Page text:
Throughout the course of two years of strategic work, the consensus among the task force participants was that the focus should be to improve the historic downtown as a pedestrian-friendly activity node, to identify and promote a brand for Longmont that marketed  its strengths as a community, and to “increase the City’s role in economic development by enhancing resources, and support the retail base of our economy through programs and processes that target its growth.”  At the same time, task force members recognized that continuing efforts to create and retain primary jobs is essential to any plan for economic vitality.

With some leeway from the City Council, Doug Bene began to put the Advisory Group’s recommendations into action.  There was a group of local economic development agencies interested in putting together a small business initiative and Bene focused on harmonizing and maximizing their efforts—no duplicating services, always respecting turf, and continuing to find ways all players could work together towards a common goal. Out of this came the Longmont Economic Alliance, a group of ten agencies that served as an advisory board for the new small business initiatives, most notably the economic gardening initiative.

Bene helped to steer the direction of the city’s efforts toward the idea of economic gardening, and the city council voted to allocate $50,000 from the general fund to this new effort. Christened the Longmont Economic Gardening Initiative, LEGI was born in 2006. 

In 2009, Longmont expanded its economic development efforts and hired Brad Power to head a newly-created Economic Development Department.

LEGI Strategies and Implementation

The main goal of LEGI is to establish an internal economic development function within the city itself, to diversify the local economy, and to offer comprehensive, coordinated small business assistance.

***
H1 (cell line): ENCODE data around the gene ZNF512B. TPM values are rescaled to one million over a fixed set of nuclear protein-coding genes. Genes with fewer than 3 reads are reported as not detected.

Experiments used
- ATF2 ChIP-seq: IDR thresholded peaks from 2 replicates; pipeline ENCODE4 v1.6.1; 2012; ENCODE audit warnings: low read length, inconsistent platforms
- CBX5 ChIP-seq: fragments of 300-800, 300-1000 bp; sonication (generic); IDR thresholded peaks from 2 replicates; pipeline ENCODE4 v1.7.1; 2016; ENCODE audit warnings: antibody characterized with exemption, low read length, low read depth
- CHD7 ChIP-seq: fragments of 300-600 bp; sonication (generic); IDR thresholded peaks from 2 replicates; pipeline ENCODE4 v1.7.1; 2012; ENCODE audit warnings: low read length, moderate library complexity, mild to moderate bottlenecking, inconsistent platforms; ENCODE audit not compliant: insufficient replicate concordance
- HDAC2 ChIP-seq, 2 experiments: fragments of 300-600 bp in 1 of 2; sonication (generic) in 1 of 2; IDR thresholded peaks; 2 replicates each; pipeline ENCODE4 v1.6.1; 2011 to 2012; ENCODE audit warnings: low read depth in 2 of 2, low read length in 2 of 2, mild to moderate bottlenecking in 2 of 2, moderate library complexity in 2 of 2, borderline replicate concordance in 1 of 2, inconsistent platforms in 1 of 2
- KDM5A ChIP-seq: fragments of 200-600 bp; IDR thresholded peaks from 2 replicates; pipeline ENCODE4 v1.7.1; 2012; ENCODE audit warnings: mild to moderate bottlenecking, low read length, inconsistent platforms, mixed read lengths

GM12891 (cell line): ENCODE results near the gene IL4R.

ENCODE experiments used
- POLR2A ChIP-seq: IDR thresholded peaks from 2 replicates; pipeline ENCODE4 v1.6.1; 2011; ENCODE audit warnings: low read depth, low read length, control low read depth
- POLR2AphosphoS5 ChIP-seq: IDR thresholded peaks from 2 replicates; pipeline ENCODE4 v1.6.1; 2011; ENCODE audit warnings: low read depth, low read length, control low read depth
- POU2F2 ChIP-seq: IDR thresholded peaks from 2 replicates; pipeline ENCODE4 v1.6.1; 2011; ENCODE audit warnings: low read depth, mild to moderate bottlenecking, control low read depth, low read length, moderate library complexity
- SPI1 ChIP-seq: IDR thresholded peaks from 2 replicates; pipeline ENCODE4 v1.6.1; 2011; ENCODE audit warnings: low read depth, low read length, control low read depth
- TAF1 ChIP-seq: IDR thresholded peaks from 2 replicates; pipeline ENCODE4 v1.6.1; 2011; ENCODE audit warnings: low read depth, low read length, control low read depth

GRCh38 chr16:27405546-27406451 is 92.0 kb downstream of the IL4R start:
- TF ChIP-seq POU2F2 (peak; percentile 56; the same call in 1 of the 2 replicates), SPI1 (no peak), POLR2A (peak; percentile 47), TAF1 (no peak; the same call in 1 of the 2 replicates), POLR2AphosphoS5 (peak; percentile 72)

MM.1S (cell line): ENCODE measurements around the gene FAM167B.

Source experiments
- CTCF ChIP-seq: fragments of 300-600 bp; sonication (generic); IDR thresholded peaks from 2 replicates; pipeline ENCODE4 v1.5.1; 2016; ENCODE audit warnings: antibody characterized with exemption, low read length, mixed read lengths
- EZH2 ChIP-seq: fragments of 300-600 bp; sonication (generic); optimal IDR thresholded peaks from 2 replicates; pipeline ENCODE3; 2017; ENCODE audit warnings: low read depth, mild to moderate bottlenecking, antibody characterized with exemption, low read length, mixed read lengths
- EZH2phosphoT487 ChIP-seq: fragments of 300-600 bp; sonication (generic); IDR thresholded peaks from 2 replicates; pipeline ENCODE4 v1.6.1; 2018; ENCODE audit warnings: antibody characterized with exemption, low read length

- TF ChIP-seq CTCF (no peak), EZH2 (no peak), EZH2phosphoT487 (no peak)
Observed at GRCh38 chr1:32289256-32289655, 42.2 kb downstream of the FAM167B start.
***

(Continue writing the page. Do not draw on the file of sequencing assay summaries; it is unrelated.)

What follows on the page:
The program focuses on local retail and service businesses, particularly along the historic Main Street corridor, which form the backbone of the city’s revenues. By providing these businesses with resources such as business training and marketing research that they otherwise might not be able to afford, LEGI is helping to ensure both the success of the businesses and the long-term economic vitality of Longmont.

Any business in Longmont, whether an existing business or a startup, is eligible to participate in LEGI, and can receive a combination of peer counseling, research data, data analysis, market analysis and competitive and industry intelligence. The initial interview, counseling, research data, and data analysis are free (nominal charges may apply for extended use or optional resources).

For a business to begin the process, they fill out an application online at http://www.ci.longmont.co.us/legi/application.htm. This allows the LEGI office to capture contact information and a paragraph about the entrepreneur’s business idea and the assistance required. The application form is available in both English and Spanish.

When an application form is received, a LEGI staff person contacts the client and sets up an appointment for a more in-depth analysis of their program needs. Appointments are held once a week and there are four slots of 45 minutes to 1 hour in length. In addition to the business owner, the appointment includes a staff person from the Small Business Development Center (SBDC), Bene, and one other city economic development staff person. The meeting is confidential, and immediately afterwards staff start to process the request.